R, Theta, Phi = R_int, Theta_int, Phi_int
Mu = (R - rm)/(R + rm)
X_cartesian_int[:,0:1] = R*np.cos(Theta)*np.sin(Phi)
X_cartesian_int[:,1:2] = R*np.sin(Theta)*np.sin(Phi)
X_cartesian_int[:,2:3] = R*np.cos(Phi)

#################################
# Testing integration
#################################
def f(X):
return np.exp(-np.sum(X,axis=1,keepdims=True)**2)

# solution
I1 = np.sqrt(pi)/2

I2 = np.einsum(
'ij,ij',
)

print(f'Testing Gauss-Chebyshev quadrature with Gauss Integral :\n I1 = {I1} | I2 = {I2} | I1-I2 = {I1-I2}\n')

def f(Theta,Phi):
return np.ones_like(Theta)

# solution
I1 = 4*pi #np.exp(-1)*4*pi

I2 = 4.0*pi*np.einsum(
'ij,ij',
)

print(f'Testing Lebedev quadrature with Integral over unit sphere surface :\n I1 = {I1} | I2 = {I2} | I1-I2 = {I1-I2}\n')

#""" Unit Sphere
def f(X):
R = norm(X,axis=1,keepdims=True)
return np.where(R<=1,1,0)
I1 = 4/3*pi
#"""

""" Testing with Gauss integral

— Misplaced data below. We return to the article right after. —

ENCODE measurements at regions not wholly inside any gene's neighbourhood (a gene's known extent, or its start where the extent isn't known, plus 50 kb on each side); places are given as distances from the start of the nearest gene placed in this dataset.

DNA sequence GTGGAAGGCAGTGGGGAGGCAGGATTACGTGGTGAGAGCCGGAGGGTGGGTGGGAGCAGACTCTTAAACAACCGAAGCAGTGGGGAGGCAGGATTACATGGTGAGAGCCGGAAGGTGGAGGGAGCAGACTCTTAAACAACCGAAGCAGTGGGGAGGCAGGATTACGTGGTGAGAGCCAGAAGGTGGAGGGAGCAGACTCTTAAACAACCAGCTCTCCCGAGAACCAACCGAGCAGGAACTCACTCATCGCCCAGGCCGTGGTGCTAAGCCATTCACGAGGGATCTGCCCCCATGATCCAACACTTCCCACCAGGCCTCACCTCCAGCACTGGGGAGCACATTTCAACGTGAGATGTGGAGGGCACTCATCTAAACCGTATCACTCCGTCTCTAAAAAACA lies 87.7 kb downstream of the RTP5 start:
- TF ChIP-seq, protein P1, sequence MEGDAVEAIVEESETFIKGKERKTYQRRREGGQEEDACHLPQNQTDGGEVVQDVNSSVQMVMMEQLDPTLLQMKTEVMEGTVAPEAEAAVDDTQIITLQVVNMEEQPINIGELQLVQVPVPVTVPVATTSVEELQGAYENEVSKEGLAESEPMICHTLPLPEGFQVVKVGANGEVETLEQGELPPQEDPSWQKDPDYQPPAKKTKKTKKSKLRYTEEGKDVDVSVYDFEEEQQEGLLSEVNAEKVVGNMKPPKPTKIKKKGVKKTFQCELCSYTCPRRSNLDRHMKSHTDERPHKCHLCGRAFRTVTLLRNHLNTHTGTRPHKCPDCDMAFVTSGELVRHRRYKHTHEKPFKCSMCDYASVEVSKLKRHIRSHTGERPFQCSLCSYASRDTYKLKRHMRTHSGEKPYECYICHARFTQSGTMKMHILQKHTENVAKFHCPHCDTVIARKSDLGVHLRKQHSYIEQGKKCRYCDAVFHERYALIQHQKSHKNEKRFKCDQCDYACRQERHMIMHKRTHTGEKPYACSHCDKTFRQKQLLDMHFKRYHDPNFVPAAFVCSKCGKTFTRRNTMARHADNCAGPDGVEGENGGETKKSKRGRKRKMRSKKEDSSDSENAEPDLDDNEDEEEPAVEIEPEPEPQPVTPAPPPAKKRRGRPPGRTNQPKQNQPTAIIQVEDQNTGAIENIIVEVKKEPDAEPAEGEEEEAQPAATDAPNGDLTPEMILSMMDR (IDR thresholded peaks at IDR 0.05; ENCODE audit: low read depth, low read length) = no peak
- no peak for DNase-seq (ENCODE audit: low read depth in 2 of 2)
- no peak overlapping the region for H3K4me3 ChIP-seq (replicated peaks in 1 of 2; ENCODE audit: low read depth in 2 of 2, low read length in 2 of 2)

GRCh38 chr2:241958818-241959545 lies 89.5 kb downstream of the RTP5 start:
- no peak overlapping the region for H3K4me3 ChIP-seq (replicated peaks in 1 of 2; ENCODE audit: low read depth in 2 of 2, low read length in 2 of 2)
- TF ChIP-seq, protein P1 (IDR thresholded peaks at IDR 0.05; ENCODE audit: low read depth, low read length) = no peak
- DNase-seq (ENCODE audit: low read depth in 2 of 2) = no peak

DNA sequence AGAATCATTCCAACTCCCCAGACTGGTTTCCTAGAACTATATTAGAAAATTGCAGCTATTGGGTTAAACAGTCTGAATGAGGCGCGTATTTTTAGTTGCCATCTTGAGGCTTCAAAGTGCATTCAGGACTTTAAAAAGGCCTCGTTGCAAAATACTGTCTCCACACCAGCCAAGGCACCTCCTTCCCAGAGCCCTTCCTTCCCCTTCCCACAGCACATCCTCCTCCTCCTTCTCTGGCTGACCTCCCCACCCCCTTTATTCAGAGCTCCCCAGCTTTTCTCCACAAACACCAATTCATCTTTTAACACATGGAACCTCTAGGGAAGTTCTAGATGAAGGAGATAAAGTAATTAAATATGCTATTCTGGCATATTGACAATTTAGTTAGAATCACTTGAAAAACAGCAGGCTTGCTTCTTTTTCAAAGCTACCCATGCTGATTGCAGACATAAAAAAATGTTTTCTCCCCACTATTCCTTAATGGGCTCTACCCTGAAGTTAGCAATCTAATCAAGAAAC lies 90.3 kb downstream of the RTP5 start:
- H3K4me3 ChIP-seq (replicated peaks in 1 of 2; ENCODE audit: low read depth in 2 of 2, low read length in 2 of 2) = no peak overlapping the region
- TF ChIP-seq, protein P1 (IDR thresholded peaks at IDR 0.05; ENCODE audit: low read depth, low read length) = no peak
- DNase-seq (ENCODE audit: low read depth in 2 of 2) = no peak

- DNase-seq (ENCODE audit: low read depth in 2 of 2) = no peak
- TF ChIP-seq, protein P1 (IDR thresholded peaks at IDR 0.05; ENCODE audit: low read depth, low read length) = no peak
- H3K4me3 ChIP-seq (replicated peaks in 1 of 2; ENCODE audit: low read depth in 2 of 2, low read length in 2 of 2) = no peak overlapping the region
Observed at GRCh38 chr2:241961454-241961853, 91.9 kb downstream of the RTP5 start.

def f(X):
return np.exp(-norm(X,axis=1,keepdims=True)**2)
I1 = 4*pi*np.sqrt(pi)/2
#"""

I2 = 4*pi*np.einsum(
'ij,ij',
f(X_cartesian_int)*2.0*rm/(1-Mu_int)**2,
Wint
)

print(f'Testing Lebedev + Chebyshev qudrature with Integral over unit sphere volume :\n I1 = {I1} | I2 = {I2} | I1-I2 = {I1-I2}\n')

• +1. Since the content was quite long, I thought it would be good to separate it into respective sub-headings. Please feel free to edit it further. Also the link to the radial variable substitution gives an timed out error: Your session has timed out. Please go back to the article page and click the PDF link again. Commented May 11, 2023 at 21:26
– mle
Commented May 12, 2023 at 5:26
• Could you please the following details by editing your question? You are testing Chebyshev, Lebedev, and both in the various parts of your code. You have listed the output you get. But what was the expected output? Commented May 12, 2023 at 8:50
• Also Are you trying to implement any of the Fortran scripts located at SPHERE_LEBEDEV_RULE dataset directory into Python? Commented May 12, 2023 at 8:57
• The difference between the actual value of the integral and the result obtained with quadrature should be I1 - I2 = 0.
– mle
Commented May 12, 2023 at 11:22

You are missing the key piece of the algorithm: employing Becke's multicenter integration scheme originally described in J. Chem. Phys. 88, 2547–2553 (1988).

An integral $$I =\int f({\bf r}) {\rm d}^3 r$$ that contains atomic cusps can be evaluated efficiently by introducing a resolution of the identity $$\sum_{A} w_{A}({\bf r})=1$$ with a set of atomic weight functions $$0 \leq w_A({\bf r}) \leq 1$$.